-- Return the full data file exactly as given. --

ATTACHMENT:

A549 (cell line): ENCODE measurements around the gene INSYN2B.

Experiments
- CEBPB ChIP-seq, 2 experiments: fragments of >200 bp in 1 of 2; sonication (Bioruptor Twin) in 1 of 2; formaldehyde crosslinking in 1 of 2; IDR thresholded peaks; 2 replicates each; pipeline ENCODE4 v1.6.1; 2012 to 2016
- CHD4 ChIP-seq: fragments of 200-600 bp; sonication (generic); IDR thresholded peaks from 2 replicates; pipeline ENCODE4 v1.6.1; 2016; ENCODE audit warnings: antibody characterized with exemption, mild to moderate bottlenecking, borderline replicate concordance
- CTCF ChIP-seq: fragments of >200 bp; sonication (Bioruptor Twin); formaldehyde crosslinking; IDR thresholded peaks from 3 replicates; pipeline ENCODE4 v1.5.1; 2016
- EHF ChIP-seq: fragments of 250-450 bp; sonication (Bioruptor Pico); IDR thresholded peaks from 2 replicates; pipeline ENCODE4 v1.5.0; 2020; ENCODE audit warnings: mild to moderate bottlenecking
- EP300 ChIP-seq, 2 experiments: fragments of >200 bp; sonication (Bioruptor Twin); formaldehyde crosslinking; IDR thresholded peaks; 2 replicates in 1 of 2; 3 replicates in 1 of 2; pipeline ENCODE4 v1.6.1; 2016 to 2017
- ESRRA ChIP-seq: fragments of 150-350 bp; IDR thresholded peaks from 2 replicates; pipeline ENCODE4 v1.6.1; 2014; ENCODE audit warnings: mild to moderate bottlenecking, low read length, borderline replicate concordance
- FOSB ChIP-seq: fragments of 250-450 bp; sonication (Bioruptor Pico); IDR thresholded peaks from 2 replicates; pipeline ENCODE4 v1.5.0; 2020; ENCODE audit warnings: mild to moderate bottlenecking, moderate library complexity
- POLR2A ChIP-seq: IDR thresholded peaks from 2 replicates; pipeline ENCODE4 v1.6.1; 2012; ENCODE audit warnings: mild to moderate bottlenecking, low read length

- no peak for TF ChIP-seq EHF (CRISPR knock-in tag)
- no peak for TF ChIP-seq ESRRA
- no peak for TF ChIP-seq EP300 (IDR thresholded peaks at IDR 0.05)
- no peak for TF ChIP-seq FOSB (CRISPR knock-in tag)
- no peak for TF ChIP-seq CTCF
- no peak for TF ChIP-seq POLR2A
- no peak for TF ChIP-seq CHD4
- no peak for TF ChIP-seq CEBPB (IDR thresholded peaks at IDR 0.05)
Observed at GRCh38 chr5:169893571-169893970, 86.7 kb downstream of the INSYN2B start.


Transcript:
A549 (cell line): ENCODE measurements around the gene INSYN2B.

Experiments
- CEBPB ChIP-seq, 2 experiments: fragments of >200 bp in 1 of 2; sonication (Bioruptor Twin) in 1 of 2; formaldehyde crosslinking in 1 of 2; IDR thresholded peaks; 2 replicates each; pipeline ENCODE4 v1.6.1; 2012 to 2016
- CHD4 ChIP-seq: fragments of 200-600 bp; sonication (generic); IDR thresholded peaks from 2 replicates; pipeline ENCODE4 v1.6.1; 2016; ENCODE audit warnings: antibody characterized with exemption, mild to moderate bottlenecking, borderline replicate concordance
- CTCF ChIP-seq: fragments of >200 bp; sonication (Bioruptor Twin); formaldehyde crosslinking; IDR thresholded peaks from 3 replicates; pipeline ENCODE4 v1.5.1; 2016
- EHF ChIP-seq: fragments of 250-450 bp; sonication (Bioruptor Pico); IDR thresholded peaks from 2 replicates; pipeline ENCODE4 v1.5.0; 2020; ENCODE audit warnings: mild to moderate bottlenecking
- EP300 ChIP-seq, 2 experiments: fragments of >200 bp; sonication (Bioruptor Twin); formaldehyde crosslinking; IDR thresholded peaks; 2 replicates in 1 of 2; 3 replicates in 1 of 2; pipeline ENCODE4 v1.6.1; 2016 to 2017
- ESRRA ChIP-seq: fragments of 150-350 bp; IDR thresholded peaks from 2 replicates; pipeline ENCODE4 v1.6.1; 2014; ENCODE audit warnings: mild to moderate bottlenecking, low read length, borderline replicate concordance
- FOSB ChIP-seq: fragments of 250-450 bp; sonication (Bioruptor Pico); IDR thresholded peaks from 2 replicates; pipeline ENCODE4 v1.5.0; 2020; ENCODE audit warnings: mild to moderate bottlenecking, moderate library complexity
- POLR2A ChIP-seq: IDR thresholded peaks from 2 replicates; pipeline ENCODE4 v1.6.1; 2012; ENCODE audit warnings: mild to moderate bottlenecking, low read length

- no peak for TF ChIP-seq EHF (CRISPR knock-in tag)
- no peak for TF ChIP-seq ESRRA
- no peak for TF ChIP-seq EP300 (IDR thresholded peaks at IDR 0.05)
- no peak for TF ChIP-seq FOSB (CRISPR knock-in tag)
- no peak for TF ChIP-seq CTCF
- no peak for TF ChIP-seq POLR2A
- no peak for TF ChIP-seq CHD4
- no peak for TF ChIP-seq CEBPB (IDR thresholded peaks at IDR 0.05)
Observed at GRCh38 chr5:169893571-169893970, 86.7 kb downstream of the INSYN2B start.